All that blood.
As time passes, that's what I hope I never forget about the aftermath of the massacre in Las Vegas at the Route 91 Harvest Festival this weekend.
I want to remember the speed with which arms of all colors were extended by people of all ages and circumstances to pump gallons and gallons of lifesaving blood so that strangers who needed it desperately could be saved after they were deliberately wounded by a gunman with a cache of guns and malignant intent.
The killer's name I have already chosen to forget. Let him pass to oblivion, any thirst for infamy unquenched.
Instead, I want to ponder what's worth remembering, like the willing donors lined up at blood centers in communities near and far following pleas from the hospitals in Nevada for blood to meet the needs of the hundreds who were wounded by either the gunfire itself or the mad rush to escape it.
We Americans can leave our civility in the dirt when the topic is politics. We can scrap with fervor and unfriend each other over disparate opinions, arguing our viewpoints like vultures picking at carrion. But when somebody bleeds, we feel it and rush to refill what's been needlessly spilled. We choose to bleed ourselves for those who were harmed and to weep as well for those who were wounded.
It's our loveliest trait. Though we may act like bratty siblings with each other, when someone attacks us, we become family again — a united front determined to protect and defend each other.
Because I choose to remember that, I will never forget the images of people kneeling in chaos to comfort the wounded, some tenderly scooping up friends and strangers who'd been felled. The photographs tell the story: People who were there used what they could find, wheeling those who were injured away on hotel luggage racks, rolling office chairs, in one case a wheelbarrow. They carried a woman out on a ladder because they were people with no access to gurneys, but they could find a ladder.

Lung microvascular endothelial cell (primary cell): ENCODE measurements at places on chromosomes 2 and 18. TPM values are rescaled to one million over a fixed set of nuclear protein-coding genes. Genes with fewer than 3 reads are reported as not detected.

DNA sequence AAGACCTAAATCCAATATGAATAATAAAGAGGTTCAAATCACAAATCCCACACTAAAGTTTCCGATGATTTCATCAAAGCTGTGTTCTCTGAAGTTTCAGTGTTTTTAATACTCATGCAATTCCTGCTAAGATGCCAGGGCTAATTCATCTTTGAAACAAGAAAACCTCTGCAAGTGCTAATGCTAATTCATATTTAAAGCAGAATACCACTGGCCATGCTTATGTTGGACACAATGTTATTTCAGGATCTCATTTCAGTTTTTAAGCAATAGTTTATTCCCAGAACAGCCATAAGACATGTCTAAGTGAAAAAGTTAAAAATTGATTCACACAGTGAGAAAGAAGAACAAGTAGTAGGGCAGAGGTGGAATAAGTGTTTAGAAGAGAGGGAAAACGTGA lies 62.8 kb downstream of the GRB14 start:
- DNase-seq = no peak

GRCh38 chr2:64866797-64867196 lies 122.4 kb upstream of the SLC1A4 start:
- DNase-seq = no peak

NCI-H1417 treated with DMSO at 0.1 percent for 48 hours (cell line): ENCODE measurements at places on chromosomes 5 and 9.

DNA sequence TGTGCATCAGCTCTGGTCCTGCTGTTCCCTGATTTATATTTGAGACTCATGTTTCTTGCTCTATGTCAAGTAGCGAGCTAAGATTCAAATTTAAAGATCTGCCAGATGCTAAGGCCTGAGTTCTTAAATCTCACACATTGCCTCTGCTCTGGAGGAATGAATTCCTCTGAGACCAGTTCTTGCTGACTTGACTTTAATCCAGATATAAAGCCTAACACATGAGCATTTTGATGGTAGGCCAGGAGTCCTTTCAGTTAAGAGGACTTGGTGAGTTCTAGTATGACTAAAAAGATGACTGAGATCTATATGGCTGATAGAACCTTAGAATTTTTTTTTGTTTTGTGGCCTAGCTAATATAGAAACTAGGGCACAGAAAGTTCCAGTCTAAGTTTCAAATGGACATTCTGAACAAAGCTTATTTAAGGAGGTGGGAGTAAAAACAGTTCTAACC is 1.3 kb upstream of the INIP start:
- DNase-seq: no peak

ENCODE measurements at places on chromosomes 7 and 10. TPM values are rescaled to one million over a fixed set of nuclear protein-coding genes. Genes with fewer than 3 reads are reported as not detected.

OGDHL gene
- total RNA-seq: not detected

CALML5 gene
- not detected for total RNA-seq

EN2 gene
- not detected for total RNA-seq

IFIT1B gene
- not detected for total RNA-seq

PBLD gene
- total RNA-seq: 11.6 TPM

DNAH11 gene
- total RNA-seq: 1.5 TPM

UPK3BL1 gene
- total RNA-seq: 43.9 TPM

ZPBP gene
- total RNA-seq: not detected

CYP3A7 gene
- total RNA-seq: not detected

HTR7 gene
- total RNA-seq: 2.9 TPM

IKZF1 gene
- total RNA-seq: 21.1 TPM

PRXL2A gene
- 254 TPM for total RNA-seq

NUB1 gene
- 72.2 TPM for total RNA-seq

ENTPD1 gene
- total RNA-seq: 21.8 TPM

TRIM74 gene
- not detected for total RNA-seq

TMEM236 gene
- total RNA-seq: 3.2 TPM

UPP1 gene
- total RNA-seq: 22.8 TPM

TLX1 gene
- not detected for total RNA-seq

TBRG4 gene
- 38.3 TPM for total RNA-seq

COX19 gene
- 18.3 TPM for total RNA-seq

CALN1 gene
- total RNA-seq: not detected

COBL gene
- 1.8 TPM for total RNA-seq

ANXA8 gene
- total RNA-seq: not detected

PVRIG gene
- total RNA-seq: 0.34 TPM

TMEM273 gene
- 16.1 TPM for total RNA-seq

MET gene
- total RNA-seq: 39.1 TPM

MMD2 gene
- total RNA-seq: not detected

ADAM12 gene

Lacking enough ambulances and emergency crews to quickly reach all who required care, ordinary people with no particular qualification but the willingness to be there for someone else drove folks who were wounded to area hospitals. Scores of media reports capture their odd and unexpected journeys, showing how one need not know a person to try to stanch the flow of blood, to put him or her in the back of your pickup truck or car and speed toward help.
It is highly likely that among all those lives lost, lives were also saved simply because people took responsibility for each other's well-being — that amid whatever hate drove the killer's rampage, the love of friends and strangers alike meant some will make it home again. And as concertgoers scrambled for safety, others opened doors and pulled them off the street and offered haven.
The other picture I'll cling to is that of first responders, both police and emergency crews, charging into danger because they were needed. Their jobs are to serve, and they did those jobs with the greatest courage and selflessness.
Right after such a horrifying event, it's easy to forget that light is more powerful than darkness, until you see it in terms of blood offered, rather than blood spilled.
Dictionaries define "serving" as helping, being of use, benefitting. In a country where leadership and role models sometimes seem lacking, it's worth noting we do not lack people who are willing to put others first — to serve, not only in times of chaos, but also in times of much simpler need. People who are willing to build amidst all that would tear down.